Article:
By Ciara LaVelle
By Jose D. Duran
By Kat Bein
By Juan Barquin
By Ciara LaVelle
By George Martinez
By Kat Bein
By Ciara LaVelle
People in the arts love to expound theories about talent: Is there such a thing? Can it be developed? Are some lucky souls just born with the right stuff and everyone else is lost? Is it just luck or a smart mouth?
In teaching, I like to offer my own concept of talent, which by the way, I believe does exist. A spark is born then worked upon -- but without the spark, mediocrity rules. Salieri knew he could never compose like Mozart. Sure, van Gogh learned the crafting part of his art across a decade, but I couldn't paint like that if I practiced for seven light-years. Talent (in my opinion) comes in the form of an internal teacher, a guide inside oneself who says "not yet," "work harder," or "this may be right, now, go carefully." Even when compliments gush at you, the all-knowing voice can't be fooled. This teacher within knows when to praise for a job well done, just as it informs you when you've done something rotten.
According to this theory, Alan Farago either: a) has an internal teacher who went into a coma while Alan wrote and directed Ms. Smith Goes to Washington or b) has no internal teacher.
Despite very good intentions in forming his new company -- Theater FLX (working temporarily out of El Carrusel Theatre) -- Farago should have picked a far better writer and director than himself to launch the costly ($25,000) enterprise. I understood that he wished to focus on new works, but I thought he was looking for something acceptable in this galaxy.
Beyond simply saying that Ms. Smith is terrible, I'll explain that it includes: the Environmental Protection Agency, bureaucrats, lobbyists, narcolepsy, whooping cranes, drag queens, rocks thrown through windows, lots of doors from God knows where opening and closing into God knows what, animal mating habits, the Florida Keys, the Drug Enforcement Administration, midgets, something called the God Squad that slaughters endangered animals (or doesn't slaughter them) for some reason. As you can tell, I cannot explain what the play is about. Nothing makes any sense in this hodgepodge of silly, sophomoric writing and directing, and even if it did, you wouldn't care. At its best, Ms. Smith plays like a bad sitcom episode of Mr. Belvedere; at its worst, a phrase from comedian Martin Mull comes to mind -- "Even when they showed it on an airplane, people walked out."
Samples of dialogue reveal a glaringly absent internal teacher. "Why don't we all go back to the Garden of Eden?" yells a lobbyist, cleverly adding, "If you give me the address, I'll put it in my Rolodex." Oy.
Actually, the most appropriate lines arrive just at the end, when one of the many brain-damaged characters played by dedicated over-actor Fermin Rojas says, "Beam me up. This is a nightmare," and then soon afterward laments, "It's all turned into shit before my eyes." Yep Fermin, it did.
As for the cast, I feel sorry for them. Farago as playwright positively glows next to his abilities as a director. As mentioned, actors keep falling in and out of doors, then stand frozen in space, then jerk around like puppets. Obviously, everyone received directorial instructions on how to go as far "over the top" (nicknamed OTT in some circles) as possible; the normally talented Barbara Bernoudy Lowery creates two ridiculous, annoying buffoons, while Rojas snorts forth the perfect example of an unashamed ham. Wendy Michaels and Bill Joerres play it much straighter, which conflicts with the broad physical comedy delivered by the others, and while they don't have to humiliate themselves as much as Lowery and Rojas do, they often bore you right to daydreamland.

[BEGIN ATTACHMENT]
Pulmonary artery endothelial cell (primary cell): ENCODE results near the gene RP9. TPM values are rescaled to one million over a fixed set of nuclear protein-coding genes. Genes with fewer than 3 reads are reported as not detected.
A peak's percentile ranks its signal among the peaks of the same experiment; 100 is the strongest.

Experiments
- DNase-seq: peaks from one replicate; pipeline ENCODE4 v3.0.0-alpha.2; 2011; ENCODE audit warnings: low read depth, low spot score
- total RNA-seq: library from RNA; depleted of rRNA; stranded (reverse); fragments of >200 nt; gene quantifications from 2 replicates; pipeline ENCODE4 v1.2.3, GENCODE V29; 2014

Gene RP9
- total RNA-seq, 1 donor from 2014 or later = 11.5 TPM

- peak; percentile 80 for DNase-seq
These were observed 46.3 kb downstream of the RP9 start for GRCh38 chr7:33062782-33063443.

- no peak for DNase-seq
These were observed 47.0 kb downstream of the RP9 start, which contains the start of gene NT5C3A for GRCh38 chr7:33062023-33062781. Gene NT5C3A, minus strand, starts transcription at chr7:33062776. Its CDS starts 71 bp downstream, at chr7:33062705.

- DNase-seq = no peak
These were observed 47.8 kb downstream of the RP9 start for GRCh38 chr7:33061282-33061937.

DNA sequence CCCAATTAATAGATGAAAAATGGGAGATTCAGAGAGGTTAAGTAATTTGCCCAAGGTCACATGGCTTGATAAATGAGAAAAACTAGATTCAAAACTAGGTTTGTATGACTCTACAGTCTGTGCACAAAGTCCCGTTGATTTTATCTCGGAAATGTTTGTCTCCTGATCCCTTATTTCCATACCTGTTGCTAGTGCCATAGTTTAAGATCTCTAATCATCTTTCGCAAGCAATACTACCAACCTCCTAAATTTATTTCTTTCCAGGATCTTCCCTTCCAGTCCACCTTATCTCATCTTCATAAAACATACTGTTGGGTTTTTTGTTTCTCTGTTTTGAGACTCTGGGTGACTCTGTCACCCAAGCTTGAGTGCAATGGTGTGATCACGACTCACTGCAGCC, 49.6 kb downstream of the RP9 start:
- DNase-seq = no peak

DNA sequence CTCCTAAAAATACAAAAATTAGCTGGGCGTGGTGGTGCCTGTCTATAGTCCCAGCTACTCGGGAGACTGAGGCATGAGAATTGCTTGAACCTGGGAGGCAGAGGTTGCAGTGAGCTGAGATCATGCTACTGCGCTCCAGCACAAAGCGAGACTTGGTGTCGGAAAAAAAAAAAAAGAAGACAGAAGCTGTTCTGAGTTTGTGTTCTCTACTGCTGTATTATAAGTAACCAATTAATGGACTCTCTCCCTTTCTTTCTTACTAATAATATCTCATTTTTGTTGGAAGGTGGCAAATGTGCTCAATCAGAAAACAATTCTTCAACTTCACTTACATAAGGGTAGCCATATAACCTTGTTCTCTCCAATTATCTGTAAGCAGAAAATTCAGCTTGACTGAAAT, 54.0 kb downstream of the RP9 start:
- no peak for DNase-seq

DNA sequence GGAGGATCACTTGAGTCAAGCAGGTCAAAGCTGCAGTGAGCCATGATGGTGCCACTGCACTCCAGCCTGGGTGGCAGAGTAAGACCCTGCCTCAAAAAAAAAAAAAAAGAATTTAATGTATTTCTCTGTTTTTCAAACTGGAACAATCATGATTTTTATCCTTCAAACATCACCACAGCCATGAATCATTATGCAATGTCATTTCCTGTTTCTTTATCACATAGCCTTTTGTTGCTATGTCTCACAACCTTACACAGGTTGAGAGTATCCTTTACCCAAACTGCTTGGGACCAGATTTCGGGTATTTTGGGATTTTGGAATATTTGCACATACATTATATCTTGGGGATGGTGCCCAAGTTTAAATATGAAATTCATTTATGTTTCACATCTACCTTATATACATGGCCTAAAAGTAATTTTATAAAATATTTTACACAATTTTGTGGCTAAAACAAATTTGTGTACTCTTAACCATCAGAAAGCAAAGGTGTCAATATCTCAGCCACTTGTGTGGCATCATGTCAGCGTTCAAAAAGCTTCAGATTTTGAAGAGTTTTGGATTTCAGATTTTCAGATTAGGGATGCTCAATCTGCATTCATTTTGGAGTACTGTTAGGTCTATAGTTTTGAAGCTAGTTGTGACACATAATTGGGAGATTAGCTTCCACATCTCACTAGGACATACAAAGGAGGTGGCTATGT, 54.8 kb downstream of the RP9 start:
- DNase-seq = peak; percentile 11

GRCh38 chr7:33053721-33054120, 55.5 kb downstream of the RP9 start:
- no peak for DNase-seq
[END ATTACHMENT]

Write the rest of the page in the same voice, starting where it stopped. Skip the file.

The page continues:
Directors, actors, and producers from all over Broward and Dade turned out in force for opening night and packed the house. Too bad these crowds couldn't have been more discriminating and caught a quick bus over to ACME or AREA, who deserve healthy turnouts. Ms. Smith deserves termination.
Slightly better, but not much, is David Arisco's dull direction of the already tedious musical revue Closer than Ever at the Actors' Playhouse. It's basically a batch of tunes about different situations -- love, friendship, parenthood, adultery, divorce, exercise, Muzak (exercise? Muzak?) -- no plot ever builds to tie the skits together. Neither the lyrics by Richard Maltby, Jr., who did better for Ain't Misbehavin', nor the melodies by David Shire, who did better for Saturday Night Fever, contain enough sparkle to stand on their own. And the show desperately needs four outstanding singers; Arisco hired only one in Margot Moreland, who belts like a wild angel and almost makes the night with a naughty number called "Miss Byrd." Moreland sings and acts, whereas her fellow cast members -- Kenn Christopher, Christopher Kent, and Lourelene Snedeker -- exhibit major problems with both skills.
Oddly enough, this set also involves doors that open, shut, and make no impact but lots of nonsense and jerky movement. In fact, the first dreary song is called "Doors." Is this Jung's theory of synchronicity at work? Do all misguided writers, actors, and directors crave doors? Perhaps they're seeking the internal teacher of Jim Morrison.